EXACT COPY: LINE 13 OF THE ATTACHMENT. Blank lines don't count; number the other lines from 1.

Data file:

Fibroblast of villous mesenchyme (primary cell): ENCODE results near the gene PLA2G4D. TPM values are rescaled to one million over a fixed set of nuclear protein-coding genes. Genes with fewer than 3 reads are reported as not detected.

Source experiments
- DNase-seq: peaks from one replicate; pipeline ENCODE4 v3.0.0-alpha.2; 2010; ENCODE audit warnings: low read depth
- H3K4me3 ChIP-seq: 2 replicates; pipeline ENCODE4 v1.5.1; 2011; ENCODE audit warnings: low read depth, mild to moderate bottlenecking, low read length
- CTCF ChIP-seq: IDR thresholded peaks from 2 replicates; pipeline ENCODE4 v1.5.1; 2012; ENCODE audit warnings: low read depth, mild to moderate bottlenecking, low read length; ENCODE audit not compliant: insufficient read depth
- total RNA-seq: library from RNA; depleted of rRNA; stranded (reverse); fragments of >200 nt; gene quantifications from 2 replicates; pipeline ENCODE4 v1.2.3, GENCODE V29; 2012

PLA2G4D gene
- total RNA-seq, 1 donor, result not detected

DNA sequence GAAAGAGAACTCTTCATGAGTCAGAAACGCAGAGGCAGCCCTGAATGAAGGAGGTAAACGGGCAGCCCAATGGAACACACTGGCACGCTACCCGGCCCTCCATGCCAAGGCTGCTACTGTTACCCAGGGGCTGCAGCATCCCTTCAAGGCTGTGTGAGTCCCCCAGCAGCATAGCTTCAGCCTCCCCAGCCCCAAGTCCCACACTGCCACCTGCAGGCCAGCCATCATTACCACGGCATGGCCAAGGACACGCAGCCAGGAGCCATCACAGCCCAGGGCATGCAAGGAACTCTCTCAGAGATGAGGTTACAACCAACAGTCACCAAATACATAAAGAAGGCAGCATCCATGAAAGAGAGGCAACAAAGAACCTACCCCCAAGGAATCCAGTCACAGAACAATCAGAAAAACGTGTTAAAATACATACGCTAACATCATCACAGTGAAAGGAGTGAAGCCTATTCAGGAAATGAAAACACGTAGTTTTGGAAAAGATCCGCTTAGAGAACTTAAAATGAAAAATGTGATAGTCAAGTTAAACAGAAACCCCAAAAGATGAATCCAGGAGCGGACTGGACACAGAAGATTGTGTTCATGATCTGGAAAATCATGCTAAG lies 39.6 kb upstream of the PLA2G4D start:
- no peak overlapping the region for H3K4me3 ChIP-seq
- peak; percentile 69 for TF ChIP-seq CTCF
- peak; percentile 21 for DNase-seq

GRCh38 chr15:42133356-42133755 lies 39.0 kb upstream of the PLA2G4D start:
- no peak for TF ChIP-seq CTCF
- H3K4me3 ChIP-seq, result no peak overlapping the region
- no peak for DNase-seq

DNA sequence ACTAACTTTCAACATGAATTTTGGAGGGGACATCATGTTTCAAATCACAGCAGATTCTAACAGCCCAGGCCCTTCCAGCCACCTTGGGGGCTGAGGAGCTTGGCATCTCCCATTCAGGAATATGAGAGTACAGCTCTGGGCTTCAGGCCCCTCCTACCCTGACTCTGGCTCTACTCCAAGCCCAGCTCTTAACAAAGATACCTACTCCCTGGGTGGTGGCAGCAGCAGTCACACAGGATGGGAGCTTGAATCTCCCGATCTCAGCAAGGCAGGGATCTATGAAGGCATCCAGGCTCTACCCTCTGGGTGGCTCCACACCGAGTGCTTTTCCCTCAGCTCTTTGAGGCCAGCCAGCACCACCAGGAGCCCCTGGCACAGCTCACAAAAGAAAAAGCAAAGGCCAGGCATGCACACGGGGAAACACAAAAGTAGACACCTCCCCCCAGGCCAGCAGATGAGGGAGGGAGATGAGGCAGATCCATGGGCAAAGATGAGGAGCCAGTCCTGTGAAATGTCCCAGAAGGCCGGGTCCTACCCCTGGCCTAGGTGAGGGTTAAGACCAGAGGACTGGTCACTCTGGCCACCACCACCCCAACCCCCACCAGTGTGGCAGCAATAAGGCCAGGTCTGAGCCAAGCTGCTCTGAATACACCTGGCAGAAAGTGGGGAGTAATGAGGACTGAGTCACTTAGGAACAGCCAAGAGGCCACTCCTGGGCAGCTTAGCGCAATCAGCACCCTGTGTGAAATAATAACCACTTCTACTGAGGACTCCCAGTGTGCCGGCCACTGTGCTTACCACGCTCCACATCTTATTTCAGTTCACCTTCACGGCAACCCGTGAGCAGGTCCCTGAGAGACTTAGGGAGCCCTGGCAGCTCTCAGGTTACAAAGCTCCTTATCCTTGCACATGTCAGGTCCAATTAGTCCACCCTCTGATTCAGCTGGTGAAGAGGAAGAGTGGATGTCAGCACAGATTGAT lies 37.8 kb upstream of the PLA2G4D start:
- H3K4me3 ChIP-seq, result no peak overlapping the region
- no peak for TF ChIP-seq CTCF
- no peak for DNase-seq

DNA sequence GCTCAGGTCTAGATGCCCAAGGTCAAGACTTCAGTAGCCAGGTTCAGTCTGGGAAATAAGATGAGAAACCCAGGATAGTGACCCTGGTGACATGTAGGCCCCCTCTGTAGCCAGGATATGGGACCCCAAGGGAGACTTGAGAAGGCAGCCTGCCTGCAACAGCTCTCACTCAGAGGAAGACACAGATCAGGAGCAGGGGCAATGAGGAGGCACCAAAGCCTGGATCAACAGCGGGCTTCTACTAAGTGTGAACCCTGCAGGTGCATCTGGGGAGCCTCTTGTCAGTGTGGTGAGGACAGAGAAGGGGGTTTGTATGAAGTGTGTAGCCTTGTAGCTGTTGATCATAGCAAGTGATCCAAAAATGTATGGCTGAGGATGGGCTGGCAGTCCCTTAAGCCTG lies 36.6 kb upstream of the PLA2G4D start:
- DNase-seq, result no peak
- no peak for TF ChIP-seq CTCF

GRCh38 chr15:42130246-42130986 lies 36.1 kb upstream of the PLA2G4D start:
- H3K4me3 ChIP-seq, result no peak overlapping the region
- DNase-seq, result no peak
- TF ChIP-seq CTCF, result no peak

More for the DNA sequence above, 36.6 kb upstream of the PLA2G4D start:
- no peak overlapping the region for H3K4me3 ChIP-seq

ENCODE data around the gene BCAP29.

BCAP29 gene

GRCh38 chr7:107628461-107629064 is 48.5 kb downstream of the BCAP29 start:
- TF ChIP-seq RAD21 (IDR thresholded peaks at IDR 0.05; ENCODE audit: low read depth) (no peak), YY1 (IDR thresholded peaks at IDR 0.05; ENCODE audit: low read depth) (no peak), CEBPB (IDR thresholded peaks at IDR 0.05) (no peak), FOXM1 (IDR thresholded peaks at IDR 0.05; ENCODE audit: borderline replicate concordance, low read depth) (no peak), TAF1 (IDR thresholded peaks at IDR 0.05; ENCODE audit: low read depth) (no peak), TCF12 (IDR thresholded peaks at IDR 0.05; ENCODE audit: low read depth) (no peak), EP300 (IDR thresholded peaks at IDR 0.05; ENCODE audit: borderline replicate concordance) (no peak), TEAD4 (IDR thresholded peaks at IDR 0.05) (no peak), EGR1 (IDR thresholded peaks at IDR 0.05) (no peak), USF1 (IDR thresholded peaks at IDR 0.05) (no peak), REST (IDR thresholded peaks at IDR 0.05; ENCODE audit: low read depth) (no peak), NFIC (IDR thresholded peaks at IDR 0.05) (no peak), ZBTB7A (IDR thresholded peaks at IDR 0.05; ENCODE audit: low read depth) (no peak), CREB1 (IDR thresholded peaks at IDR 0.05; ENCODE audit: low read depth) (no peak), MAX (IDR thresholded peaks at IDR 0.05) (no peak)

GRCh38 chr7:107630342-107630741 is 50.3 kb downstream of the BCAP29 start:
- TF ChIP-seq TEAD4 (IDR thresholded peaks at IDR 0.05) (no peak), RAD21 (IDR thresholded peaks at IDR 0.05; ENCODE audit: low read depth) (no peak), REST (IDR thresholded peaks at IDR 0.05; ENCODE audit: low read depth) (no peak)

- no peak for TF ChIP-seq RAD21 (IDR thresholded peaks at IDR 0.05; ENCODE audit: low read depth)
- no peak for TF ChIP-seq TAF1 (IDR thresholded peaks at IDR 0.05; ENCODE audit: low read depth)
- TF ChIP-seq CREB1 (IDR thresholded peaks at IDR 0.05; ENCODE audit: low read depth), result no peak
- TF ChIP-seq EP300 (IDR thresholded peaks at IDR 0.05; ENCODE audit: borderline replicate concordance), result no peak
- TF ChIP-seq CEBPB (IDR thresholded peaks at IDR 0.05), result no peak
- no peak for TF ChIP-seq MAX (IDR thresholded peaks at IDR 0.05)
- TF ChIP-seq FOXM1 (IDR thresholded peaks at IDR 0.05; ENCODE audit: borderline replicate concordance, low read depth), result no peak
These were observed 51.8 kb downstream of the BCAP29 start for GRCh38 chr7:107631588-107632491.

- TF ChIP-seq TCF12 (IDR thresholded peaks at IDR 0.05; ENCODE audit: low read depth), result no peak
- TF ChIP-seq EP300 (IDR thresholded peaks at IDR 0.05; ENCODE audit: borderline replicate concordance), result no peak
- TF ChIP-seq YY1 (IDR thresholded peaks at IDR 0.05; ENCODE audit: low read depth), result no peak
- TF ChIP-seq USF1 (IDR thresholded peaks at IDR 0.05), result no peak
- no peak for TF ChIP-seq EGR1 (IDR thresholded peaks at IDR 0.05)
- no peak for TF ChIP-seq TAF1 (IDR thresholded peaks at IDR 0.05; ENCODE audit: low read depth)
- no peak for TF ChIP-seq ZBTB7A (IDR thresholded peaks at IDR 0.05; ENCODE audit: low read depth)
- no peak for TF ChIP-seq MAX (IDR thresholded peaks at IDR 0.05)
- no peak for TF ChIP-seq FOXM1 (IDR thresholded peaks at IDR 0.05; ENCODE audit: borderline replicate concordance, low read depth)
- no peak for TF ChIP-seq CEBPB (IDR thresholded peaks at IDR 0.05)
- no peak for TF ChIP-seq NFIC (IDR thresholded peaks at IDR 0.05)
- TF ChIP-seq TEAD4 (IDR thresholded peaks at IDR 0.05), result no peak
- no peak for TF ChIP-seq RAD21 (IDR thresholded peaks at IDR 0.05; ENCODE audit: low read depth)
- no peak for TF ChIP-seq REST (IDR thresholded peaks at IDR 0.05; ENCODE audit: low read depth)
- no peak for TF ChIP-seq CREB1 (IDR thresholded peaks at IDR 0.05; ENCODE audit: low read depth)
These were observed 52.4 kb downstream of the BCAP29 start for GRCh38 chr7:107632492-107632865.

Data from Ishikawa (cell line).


GRCh38 chr15:42133356-42133755 lies 39.0 kb upstream of the PLA2G4D start: